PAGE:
• Cutting the Check: When the paperwork has been completed, signed, and processed with the insurance company, they will cut a check for the agreed amount and submit it to your attorney.
  • Check Deposit and Lien Settlements: Your attorney will deposit the check into a trust account on your behalf and use the settlement money to pay your outstanding liens and invoices, including:
    • Medical bills
    • Child support
    • Medicare, Medicaid, or Pennsylvania Department of Human Services (DHS)
    • Private health insurance
    • Auto insurance
  • Legal Fees: Your attorney will pay the firm for your legal fees. Your initial agreement with the attorney outlines these fees. The attorney will typically charge an agreed-to percentage of the total settlement for contingency agreements.

Parts of a Settlement Agreement

Settlement agreements can be complex, with a wide range of clauses and addendums designed to protect both parties from future actions, defamation, or breaches of confidentiality.

Standard components of a settlement agreement include:

  • Settlement Terms: This is the central portion of the Settlement Agreement and includes the amount paid in the settlement, the payment terms, and the aspects of litigation affected by the settlement.
  • Release of Liability: The opposing parties will usually ask you to sign a Release of Liability that essentially allows both parties to exit the case without either party admitting wrongdoing. The release will list all involved parties and outline the provisions affected by the Release of Liability if the agreement is not comprehensive. Upon signing this release, you will not be able to file any additional claims against the opposing party related to the items listed in the release.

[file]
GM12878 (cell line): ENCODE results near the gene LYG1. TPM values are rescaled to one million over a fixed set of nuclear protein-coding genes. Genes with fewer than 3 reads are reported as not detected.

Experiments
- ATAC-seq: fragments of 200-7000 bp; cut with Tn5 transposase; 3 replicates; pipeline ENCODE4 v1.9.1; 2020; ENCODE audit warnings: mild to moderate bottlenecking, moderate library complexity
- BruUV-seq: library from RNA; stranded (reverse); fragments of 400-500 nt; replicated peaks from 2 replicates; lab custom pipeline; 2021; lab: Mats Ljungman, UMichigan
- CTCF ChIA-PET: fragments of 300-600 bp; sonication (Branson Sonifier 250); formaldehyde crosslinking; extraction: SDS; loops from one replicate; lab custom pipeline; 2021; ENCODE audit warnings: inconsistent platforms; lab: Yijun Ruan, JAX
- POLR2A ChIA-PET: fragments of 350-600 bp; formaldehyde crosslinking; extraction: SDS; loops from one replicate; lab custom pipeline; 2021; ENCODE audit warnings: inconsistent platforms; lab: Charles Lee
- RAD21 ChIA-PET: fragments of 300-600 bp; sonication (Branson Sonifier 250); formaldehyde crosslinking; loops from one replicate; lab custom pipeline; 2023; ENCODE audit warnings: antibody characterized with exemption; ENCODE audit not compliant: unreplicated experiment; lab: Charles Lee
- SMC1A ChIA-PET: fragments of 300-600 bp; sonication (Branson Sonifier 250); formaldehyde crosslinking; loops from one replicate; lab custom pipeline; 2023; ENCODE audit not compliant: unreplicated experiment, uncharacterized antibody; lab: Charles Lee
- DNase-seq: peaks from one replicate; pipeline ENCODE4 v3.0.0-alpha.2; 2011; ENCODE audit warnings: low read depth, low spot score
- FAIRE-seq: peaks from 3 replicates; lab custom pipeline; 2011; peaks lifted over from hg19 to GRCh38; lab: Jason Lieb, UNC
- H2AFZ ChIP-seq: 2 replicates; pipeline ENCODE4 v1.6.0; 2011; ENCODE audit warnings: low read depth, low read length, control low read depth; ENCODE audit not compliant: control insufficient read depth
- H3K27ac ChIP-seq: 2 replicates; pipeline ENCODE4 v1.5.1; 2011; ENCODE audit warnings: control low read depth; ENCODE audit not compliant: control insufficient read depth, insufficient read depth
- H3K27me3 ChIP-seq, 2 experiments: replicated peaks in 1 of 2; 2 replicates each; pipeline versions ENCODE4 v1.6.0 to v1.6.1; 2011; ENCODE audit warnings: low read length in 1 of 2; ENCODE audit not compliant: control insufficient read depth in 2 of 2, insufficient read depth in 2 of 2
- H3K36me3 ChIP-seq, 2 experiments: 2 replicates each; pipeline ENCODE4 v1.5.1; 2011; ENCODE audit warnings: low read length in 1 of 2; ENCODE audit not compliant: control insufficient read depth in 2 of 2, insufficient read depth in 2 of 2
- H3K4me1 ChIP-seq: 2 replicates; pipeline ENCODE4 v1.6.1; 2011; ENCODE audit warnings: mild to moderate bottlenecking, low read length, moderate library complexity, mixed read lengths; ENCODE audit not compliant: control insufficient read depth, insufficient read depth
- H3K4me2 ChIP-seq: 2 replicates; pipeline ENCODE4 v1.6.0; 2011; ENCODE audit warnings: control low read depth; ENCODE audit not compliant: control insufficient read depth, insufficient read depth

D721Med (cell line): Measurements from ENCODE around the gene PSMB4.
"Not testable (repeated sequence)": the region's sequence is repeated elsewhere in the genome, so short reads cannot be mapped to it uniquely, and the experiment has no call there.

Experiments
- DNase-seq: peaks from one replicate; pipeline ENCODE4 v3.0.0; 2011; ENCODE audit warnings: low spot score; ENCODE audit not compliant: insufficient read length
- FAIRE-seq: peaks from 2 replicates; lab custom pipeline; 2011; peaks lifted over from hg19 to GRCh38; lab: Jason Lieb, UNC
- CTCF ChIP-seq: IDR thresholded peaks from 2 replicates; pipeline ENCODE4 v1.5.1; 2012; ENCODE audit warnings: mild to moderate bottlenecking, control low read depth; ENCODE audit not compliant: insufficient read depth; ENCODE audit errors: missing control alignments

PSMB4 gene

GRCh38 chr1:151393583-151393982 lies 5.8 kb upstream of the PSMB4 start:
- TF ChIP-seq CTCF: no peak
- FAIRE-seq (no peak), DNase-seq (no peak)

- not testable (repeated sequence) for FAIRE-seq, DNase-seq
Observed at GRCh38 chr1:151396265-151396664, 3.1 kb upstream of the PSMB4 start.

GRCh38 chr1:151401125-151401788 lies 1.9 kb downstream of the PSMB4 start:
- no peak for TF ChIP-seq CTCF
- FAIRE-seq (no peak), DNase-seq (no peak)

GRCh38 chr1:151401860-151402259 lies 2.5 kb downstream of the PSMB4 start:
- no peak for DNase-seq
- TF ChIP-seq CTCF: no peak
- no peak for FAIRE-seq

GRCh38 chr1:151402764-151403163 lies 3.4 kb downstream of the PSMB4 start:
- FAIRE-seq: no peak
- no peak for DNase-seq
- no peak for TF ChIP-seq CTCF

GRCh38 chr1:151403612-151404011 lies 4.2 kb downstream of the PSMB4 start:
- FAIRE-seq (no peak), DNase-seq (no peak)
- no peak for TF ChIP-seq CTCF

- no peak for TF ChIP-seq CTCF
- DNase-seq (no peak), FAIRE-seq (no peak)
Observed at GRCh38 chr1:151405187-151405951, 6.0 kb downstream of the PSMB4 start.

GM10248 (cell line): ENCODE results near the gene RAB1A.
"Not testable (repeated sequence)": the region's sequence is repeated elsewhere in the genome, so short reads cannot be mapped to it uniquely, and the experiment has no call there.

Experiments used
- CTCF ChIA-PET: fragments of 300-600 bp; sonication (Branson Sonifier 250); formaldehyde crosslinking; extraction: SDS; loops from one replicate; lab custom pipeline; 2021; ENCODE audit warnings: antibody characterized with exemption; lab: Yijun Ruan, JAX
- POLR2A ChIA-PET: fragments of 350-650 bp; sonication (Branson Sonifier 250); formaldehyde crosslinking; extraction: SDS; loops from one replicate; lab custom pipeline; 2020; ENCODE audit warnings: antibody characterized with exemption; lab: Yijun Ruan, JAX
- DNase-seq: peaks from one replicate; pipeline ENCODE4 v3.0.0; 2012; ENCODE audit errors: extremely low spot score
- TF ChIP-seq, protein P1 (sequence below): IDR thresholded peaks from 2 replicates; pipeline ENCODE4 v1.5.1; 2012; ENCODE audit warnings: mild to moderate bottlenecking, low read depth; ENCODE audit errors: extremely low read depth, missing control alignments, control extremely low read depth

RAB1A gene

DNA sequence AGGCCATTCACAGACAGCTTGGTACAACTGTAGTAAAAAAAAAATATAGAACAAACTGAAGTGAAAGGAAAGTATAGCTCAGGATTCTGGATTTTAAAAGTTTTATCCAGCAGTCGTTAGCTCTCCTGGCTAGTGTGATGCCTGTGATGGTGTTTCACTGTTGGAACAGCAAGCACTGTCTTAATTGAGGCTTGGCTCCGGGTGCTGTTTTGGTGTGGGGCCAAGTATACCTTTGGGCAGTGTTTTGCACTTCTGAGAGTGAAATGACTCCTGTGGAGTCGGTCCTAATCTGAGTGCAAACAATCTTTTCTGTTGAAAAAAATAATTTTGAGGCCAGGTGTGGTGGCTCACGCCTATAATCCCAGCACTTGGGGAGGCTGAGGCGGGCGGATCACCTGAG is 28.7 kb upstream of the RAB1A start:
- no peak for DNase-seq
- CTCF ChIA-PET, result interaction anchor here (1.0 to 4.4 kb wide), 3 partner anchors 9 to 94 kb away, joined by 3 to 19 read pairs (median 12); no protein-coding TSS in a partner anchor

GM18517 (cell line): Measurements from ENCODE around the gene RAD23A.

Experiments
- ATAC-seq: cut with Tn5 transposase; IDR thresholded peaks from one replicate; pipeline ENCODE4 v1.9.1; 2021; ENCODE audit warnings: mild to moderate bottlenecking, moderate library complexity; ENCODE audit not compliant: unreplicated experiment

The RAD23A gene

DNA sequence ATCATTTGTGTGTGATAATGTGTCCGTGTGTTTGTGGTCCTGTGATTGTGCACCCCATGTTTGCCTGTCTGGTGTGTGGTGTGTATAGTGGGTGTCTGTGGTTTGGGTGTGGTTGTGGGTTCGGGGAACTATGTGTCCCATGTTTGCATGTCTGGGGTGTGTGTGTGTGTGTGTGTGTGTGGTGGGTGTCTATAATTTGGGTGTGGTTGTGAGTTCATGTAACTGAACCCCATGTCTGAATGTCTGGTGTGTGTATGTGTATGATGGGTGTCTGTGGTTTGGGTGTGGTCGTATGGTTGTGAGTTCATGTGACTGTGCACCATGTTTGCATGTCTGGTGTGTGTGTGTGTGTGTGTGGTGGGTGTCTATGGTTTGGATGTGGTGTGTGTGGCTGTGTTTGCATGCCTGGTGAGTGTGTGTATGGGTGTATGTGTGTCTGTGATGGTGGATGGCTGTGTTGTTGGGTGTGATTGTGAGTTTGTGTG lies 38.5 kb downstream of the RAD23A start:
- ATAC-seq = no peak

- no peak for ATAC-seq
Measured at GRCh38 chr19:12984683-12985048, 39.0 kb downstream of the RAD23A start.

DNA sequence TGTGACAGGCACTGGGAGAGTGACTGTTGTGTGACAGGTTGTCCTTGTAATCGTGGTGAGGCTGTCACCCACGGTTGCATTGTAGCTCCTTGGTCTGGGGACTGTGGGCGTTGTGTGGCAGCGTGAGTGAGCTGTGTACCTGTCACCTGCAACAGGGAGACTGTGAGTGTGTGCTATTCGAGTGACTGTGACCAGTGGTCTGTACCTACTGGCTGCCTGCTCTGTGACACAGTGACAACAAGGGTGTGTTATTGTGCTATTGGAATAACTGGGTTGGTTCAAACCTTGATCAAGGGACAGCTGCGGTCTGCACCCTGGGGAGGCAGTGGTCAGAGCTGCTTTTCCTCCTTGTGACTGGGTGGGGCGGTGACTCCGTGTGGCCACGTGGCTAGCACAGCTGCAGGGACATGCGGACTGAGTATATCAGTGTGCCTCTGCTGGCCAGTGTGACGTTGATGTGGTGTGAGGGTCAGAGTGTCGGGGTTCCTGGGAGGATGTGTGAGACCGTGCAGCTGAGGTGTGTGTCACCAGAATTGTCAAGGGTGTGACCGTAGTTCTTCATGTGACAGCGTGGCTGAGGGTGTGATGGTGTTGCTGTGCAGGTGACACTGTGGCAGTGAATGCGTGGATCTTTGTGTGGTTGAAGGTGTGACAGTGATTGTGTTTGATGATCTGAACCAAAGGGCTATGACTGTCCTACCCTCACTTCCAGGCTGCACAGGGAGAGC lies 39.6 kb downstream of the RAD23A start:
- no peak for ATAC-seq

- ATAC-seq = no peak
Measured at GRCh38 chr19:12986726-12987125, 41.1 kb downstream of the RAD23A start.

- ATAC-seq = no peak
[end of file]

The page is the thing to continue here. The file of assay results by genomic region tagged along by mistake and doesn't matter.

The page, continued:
• Confidentiality Agreement: When you reach a settlement agreement in an injury suit, the agreement usually includes a confidentiality clause that prevents you or other individuals involved in the suit from discussing non-public details of the case. This portion may be included in the agreement or added as a separate document.

If you have questions about terms in your settlement agreement, your injury lawyer can walk you through the different clauses and how they affect your lawsuit. You must understand your rights and obligations concerning the settlement so you comply with its terms.

How Much Will I Receive for My Settlement?

Settlement amounts differ widely depending on the type of injury and damage incurred. You can expect a settlement to be anywhere from a couple of thousand dollars for a minor injury up to millions of dollars for long-term or debilitating injuries.

Factors that affect the value of your injury claim include:

  • The severity of the injury
  • Amount of medical intervention required
  • Length of recovery and physical therapy treatments
  • Long-term medical assistance
  • The time you were out of work
  • Inability to return to work
  • Reduced mobility
  • Reduced quality of life
  • Career change or long-term unemployment due to injury
  • Medical equipment, prosthetics, and medication

When Can I Expect Payment for My Injury Settlement?

After you settle your injury case, you can generally expect your attorney to receive payment from the insurance company within three to six weeks. This time frame is different for every case and may be greater depending on the payment agreement and your bank’s deposit policies.